For most of the world using the most popular word processor that comes built in with Microsoft is the farthest we are willing to go to when it comes to checking how we are faring in terms of our Grammar. And while most are content with this situation, it often takes someone with vision to see the glaring holes.
The fact is that Word is not the most reliable when it comes to the modern communication standards and while it is built on sturdy lines of credible Grammar rules, it does not have the know-how to detect in-sentence usage or pick up where there is a wrong connotation in the actual sentences. This is what founders of Grammarly witnessed and subsequently they came up with a solution to tackle the problem as well. Alex Shevchenko and Max Lytvyn came up with the idea in 2009 and the venture has grown significantly, with its headquarters now in San Francisco, which came about when the firm’s current Chief Executive Brad Hoover joined after becoming an angel investor in the setup and helping it establish an overseas office as well as an additional office in Kiev, Ukraine.
The system, though, is extremely well renowned for its accuracy when it comes to Grammar and has gained a lot of plaudits subsequently, helping everyone from the average student to top journalists looking to augment their writing skills online. Overall, Grammarly carries out more than 250 Grammar checks as well as proof-reading the entire content, checking plagiarism in the process and finding possible errors that the user can later correct.
The text review phase is a particular highlight when using the software and makes it extremely easy for users to determine what is wrong with the text, which Grammatical infringements are being caused and how they can be fixed without stressing too much. Commonly confused words or faulty sentences are highlighted boldly in the red colour to help them stand out and a text box is also included which contains the exact infringement being highlighted and presented alongside recommendations that can help fix the situation. Such is the Grammatical prowess, that Grammarly provides citations when it detects plagiarism so that it can be changed and the system is always open to feedback, which can be provided by clicking on a thumbs up or down icon.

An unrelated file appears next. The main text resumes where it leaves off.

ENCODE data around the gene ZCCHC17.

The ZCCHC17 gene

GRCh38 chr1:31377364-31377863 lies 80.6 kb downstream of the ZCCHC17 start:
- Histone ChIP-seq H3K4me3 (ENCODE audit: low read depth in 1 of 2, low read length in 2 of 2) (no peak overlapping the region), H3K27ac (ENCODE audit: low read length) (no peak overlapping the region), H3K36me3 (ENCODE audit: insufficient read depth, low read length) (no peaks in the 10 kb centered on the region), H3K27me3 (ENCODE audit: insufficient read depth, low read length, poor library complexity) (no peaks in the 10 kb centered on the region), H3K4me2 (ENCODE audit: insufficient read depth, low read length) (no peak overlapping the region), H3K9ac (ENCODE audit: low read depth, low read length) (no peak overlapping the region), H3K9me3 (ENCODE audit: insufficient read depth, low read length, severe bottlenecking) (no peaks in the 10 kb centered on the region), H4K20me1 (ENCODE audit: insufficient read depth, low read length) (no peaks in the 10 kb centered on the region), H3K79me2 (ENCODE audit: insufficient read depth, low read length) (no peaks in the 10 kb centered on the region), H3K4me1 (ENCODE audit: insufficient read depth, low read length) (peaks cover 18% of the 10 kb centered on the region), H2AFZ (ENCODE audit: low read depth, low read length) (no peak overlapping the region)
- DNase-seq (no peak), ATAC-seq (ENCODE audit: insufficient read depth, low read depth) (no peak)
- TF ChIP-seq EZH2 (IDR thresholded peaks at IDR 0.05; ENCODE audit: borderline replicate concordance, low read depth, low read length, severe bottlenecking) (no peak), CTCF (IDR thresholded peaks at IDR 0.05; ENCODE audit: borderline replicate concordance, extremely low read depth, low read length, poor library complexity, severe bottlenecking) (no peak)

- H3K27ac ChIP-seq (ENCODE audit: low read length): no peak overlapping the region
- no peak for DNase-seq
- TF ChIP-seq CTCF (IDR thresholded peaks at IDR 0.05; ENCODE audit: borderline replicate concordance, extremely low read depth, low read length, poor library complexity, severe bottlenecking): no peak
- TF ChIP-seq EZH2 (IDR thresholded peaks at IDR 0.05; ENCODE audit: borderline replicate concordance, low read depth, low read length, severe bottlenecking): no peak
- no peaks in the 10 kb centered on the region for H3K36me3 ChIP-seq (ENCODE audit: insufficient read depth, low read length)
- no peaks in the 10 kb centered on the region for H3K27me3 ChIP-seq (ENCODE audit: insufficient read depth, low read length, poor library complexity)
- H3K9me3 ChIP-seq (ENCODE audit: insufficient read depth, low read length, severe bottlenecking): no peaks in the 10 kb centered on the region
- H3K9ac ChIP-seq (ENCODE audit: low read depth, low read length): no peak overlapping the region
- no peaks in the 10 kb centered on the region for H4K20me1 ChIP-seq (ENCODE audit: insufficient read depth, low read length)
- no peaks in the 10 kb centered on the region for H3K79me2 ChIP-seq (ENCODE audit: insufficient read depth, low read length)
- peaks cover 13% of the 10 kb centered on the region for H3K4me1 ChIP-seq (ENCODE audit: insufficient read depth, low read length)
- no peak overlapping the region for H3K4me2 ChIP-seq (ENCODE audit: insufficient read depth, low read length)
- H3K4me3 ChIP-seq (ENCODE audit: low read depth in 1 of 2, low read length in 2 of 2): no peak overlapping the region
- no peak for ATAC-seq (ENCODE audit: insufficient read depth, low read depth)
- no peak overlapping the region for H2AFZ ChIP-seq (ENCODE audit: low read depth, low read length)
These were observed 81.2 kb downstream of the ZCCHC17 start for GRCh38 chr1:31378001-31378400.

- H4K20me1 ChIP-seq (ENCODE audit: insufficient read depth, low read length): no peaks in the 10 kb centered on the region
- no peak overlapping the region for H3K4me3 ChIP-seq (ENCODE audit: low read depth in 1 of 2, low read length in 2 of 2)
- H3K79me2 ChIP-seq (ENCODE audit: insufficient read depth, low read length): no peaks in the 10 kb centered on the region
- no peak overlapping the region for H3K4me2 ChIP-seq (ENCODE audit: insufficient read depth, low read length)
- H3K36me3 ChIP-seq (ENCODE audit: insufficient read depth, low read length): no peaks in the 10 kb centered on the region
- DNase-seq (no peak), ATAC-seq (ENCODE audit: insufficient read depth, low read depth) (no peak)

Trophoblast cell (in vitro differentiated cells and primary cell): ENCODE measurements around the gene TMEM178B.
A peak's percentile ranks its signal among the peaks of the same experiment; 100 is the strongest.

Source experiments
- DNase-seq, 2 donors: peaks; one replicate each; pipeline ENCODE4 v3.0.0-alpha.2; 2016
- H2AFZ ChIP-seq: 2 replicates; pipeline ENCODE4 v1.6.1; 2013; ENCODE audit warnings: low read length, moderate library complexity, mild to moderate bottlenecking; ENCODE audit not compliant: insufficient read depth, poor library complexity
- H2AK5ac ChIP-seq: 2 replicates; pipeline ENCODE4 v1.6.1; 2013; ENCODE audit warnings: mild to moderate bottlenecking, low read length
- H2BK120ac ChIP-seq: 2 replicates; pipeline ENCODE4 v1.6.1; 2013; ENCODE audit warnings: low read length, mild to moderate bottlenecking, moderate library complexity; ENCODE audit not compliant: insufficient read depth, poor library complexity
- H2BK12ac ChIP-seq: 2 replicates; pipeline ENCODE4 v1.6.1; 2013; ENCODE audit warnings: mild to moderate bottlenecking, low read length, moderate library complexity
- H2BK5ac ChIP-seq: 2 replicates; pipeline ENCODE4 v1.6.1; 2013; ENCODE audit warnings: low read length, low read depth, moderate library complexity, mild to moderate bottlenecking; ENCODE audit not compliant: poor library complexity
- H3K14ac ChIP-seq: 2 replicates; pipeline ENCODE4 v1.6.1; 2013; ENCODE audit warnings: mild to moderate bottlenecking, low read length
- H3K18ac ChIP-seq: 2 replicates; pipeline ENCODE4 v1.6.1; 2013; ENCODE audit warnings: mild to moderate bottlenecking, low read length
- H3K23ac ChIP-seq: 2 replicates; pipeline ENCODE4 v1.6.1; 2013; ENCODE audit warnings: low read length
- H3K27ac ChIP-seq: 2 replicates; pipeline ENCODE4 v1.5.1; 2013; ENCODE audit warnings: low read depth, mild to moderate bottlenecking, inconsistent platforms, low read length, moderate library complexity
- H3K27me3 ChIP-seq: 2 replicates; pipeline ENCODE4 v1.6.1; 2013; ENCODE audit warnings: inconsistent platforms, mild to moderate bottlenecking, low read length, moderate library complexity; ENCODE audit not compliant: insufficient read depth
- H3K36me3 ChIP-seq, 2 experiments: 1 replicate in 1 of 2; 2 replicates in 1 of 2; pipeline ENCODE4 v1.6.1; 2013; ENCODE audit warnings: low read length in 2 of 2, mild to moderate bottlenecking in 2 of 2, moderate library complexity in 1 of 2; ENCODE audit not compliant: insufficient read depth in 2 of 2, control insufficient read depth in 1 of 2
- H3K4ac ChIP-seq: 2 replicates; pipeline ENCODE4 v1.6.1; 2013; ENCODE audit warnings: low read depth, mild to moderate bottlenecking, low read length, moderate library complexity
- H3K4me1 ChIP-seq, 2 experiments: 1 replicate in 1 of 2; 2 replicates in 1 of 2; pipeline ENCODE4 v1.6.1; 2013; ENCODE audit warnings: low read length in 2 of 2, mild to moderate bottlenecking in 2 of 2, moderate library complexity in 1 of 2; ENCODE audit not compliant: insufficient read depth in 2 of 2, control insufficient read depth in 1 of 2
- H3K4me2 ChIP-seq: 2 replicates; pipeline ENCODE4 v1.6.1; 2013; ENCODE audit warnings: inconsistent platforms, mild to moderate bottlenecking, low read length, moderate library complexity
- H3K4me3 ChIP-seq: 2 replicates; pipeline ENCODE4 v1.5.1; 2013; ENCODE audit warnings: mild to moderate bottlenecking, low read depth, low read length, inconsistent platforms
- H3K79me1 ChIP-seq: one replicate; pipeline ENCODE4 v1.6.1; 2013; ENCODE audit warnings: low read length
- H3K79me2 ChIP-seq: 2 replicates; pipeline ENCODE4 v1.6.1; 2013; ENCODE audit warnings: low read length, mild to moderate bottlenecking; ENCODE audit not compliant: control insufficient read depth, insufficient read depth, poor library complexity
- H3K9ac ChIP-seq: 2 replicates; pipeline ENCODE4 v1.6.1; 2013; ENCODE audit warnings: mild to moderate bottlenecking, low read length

Other features of Grammarly include:
· A online grammar checker that can analyze and determine Grammatical errors in writing related to general, business, academic, technical, creative and casual fields: A core function that is often under looked in Word or worse, not properly checked, meaning that errors can be found even if other software are claiming the text to be hundred percent authentic in terms of it’s Grammar.
· One of the most innovative features of Grammarly is that it can find misspelled words and can correctly locate words that have been incorrectly used in this sense. This highly intrusive feature means that you can preempt any possible errors that are obviously hard to locate and can fix the situation before landing in a conundrum.
· Accessibility is something which Grammarly has worked on extensively and their platform is very conducive; offering plug-ins for Microsoft Office, which allows it to be used on both Microsoft Word and Outlook.
· An online Grammarly Handbook resource covering what the Grammarly platform does in checking grammar and syntax.
· A Grammarly handbook is a handy resource that can come into particular use for the platform whilst checking Grammar and syntax, and can be consulted manually in case of any doubts.
· The software also offers Microsoft Chrome and Firefox extensions so that you can manage writing accurately whilst browsing the internet.
Overall, Grammarly has an extremely high market advantage and that it is intuitive, and can help solve problems that most other Word processors whether online or offline simply ignore or aren’t capable of addressing.